Virtual reality at the service of rehabilitation in Port-La Nouvelle - L'INDEPENDANT - 21/01/21
Since the beginning of the month, the Francis-Vals hospital of Port-La Nouvelle is the only one in the Aude department to be equipped with a virtual reality device, intended for the re-education of patients.
An innovation imagined by a Montpellier-based start-up which is already offering spectacular results. More than 500 centres and practices worldwide have opted for these innovative solutions.
After three weeks of use, it turns out that 50% of the rehabilitation time is saved.
This new equipment will further enhance the reputation of the functional rehabilitation centre at the Francis-Vals Hospital in Port-La Nouvelle. This "small establishment", which houses an Ehpad with an Alzheimer's unit and, therefore, a follow-up care and rehabilitation unit, has just acquired new technology equipment.
Precisely from a virtual reality device...
"It's a relatively large investment for us, a small structure with 40 inpatient beds and 10 day hospital places... But we don't have to regret it.
After three weeks of use, it turns out that you save 50% of rehabilitation time," explains the facility's neurologist, Dr. Hafida Touzani.
Specialising in strokes (cerebrovascular accidents) and the treatment of after-effects, the specialist points out that "the first three weeks of rehabilitation are crucial, determining the maximum recovery".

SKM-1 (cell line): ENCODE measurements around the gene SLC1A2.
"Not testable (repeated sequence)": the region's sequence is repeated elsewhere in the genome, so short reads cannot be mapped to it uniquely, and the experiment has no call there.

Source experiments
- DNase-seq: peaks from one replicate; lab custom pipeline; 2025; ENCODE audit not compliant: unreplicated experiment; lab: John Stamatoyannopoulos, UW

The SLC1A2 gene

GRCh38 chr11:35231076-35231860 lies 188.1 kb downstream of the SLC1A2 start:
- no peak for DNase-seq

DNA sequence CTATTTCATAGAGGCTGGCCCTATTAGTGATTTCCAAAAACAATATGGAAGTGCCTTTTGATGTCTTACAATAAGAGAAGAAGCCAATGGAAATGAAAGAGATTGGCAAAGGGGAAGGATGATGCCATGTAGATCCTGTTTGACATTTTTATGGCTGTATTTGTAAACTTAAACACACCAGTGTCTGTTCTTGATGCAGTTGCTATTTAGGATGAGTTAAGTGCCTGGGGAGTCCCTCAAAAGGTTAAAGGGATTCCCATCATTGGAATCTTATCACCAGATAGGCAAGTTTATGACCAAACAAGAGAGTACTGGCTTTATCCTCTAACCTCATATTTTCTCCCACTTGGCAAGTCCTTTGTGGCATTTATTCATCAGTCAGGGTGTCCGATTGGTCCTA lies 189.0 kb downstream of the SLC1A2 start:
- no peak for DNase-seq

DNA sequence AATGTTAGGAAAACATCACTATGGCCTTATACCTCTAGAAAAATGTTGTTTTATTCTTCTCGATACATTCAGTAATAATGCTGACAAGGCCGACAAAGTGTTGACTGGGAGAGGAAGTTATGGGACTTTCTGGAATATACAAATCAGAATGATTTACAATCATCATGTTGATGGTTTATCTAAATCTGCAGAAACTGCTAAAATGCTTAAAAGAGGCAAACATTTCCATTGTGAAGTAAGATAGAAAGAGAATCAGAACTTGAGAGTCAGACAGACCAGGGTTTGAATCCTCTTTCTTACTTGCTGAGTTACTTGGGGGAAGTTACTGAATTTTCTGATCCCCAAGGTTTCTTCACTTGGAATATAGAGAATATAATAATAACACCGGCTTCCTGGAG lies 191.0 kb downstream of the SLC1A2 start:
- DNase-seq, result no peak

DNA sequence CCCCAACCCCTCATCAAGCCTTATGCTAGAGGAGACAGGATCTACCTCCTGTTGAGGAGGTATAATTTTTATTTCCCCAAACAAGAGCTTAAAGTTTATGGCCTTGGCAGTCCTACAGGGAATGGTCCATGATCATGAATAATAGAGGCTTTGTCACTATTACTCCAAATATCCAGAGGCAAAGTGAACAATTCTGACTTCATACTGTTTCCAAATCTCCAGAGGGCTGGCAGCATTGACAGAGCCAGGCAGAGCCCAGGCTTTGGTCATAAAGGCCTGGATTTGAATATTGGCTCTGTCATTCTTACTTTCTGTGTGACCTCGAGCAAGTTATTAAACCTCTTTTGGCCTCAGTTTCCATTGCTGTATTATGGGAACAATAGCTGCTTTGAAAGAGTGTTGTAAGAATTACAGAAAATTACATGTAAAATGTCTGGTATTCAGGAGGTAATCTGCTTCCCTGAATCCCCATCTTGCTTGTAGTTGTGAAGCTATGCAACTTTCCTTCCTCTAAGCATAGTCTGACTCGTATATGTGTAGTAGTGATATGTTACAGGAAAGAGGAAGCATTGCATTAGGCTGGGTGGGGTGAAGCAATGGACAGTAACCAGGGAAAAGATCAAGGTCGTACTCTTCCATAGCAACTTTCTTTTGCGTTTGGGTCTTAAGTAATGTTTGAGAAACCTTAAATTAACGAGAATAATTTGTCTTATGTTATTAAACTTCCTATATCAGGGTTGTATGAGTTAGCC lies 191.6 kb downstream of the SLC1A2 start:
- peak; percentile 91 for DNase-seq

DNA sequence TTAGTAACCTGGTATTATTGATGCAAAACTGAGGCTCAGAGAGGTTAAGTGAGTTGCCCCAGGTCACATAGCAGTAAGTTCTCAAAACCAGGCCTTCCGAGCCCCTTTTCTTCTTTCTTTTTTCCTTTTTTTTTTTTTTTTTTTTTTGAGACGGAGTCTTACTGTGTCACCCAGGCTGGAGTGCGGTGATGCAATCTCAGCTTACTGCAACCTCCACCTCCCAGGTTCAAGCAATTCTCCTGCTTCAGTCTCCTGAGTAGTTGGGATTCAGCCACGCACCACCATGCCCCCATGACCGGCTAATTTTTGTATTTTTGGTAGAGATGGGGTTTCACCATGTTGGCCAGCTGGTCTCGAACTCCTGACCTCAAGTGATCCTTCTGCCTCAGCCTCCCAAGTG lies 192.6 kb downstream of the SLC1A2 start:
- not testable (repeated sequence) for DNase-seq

- Several types of rehabilitation and care: "I discovered the system developed by the company Virtualis first in Perpignan, then in Montpellier. My colleagues were very clear about its effectiveness. I was immediately convinced," she explains. It's not just a tool for stroke rehabilitation. It's used to get orthopaedic patients working after amputations, but also to stimulate patients with Alzheimer's or Parkinson's disease or multiple sclerosis .
There are various software programs available depending on the pathologies, with several levels of difficulty. All of them are based on virtual reality immersion. "Whatever the age of the patient, the sessions generate motivation," say Dr. Touzani and Laurence Ditner, head physiotherapist at the hospital.
- Spectacular results:
And why does it work so well? "It allows for neurological recovery capacity," says Hafida Touzani.
And to cite a very recent example. "A hemiplegic patient was immersed in a virtual reality activity requiring the use of both hands. After a 30-minute session, he had already regained sensation in his paralysed hand," says the doctor. All of the unit's caregivers have already adopted this new tool, which has the added advantage of providing the patient with conclusive statistics. "Each session is analyzed by the software and the progress is translated into graphs that further enhance patient motivation," says Hafida Touzani. There is no doubt that Francis-Vals will receive many requests to test this method of care.
Not all of them can be met for reasons of capacity. However, Dr. Touzani tells us that the creation of a mobile team is in the planning stages...
Sabrina's in this program in Port La Nouvelle.